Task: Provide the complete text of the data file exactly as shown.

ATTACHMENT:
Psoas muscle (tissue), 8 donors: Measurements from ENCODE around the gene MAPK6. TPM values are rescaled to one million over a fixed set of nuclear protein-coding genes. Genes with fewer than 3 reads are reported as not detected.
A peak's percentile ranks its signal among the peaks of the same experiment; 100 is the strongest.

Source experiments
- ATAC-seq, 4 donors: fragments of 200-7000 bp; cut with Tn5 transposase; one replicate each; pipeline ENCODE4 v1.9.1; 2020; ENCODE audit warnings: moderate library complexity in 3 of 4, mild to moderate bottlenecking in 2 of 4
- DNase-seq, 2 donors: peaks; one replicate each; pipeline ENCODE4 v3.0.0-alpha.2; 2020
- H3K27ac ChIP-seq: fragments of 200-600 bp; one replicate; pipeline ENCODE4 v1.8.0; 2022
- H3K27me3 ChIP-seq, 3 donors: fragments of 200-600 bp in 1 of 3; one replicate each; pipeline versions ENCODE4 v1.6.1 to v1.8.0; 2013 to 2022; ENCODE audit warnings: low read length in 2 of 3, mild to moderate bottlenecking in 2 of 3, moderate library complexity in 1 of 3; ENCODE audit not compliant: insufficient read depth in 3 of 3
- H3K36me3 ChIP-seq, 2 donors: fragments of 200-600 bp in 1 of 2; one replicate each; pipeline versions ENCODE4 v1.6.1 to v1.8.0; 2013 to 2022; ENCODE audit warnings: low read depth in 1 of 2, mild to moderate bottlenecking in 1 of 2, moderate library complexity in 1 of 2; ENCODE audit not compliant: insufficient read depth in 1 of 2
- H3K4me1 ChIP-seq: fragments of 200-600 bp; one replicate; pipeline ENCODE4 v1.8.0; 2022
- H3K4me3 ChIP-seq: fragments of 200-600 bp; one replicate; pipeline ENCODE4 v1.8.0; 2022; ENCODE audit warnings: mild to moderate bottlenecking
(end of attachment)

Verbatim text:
Psoas muscle (tissue), 8 donors: Measurements from ENCODE around the gene MAPK6. TPM values are rescaled to one million over a fixed set of nuclear protein-coding genes. Genes with fewer than 3 reads are reported as not detected.
A peak's percentile ranks its signal among the peaks of the same experiment; 100 is the strongest.

Source experiments
- ATAC-seq, 4 donors: fragments of 200-7000 bp; cut with Tn5 transposase; one replicate each; pipeline ENCODE4 v1.9.1; 2020; ENCODE audit warnings: moderate library complexity in 3 of 4, mild to moderate bottlenecking in 2 of 4
- DNase-seq, 2 donors: peaks; one replicate each; pipeline ENCODE4 v3.0.0-alpha.2; 2020
- H3K27ac ChIP-seq: fragments of 200-600 bp; one replicate; pipeline ENCODE4 v1.8.0; 2022
- H3K27me3 ChIP-seq, 3 donors: fragments of 200-600 bp in 1 of 3; one replicate each; pipeline versions ENCODE4 v1.6.1 to v1.8.0; 2013 to 2022; ENCODE audit warnings: low read length in 2 of 3, mild to moderate bottlenecking in 2 of 3, moderate library complexity in 1 of 3; ENCODE audit not compliant: insufficient read depth in 3 of 3
- H3K36me3 ChIP-seq, 2 donors: fragments of 200-600 bp in 1 of 2; one replicate each; pipeline versions ENCODE4 v1.6.1 to v1.8.0; 2013 to 2022; ENCODE audit warnings: low read depth in 1 of 2, mild to moderate bottlenecking in 1 of 2, moderate library complexity in 1 of 2; ENCODE audit not compliant: insufficient read depth in 1 of 2
- H3K4me1 ChIP-seq: fragments of 200-600 bp; one replicate; pipeline ENCODE4 v1.8.0; 2022
- H3K4me3 ChIP-seq: fragments of 200-600 bp; one replicate; pipeline ENCODE4 v1.8.0; 2022; ENCODE audit warnings: mild to moderate bottlenecking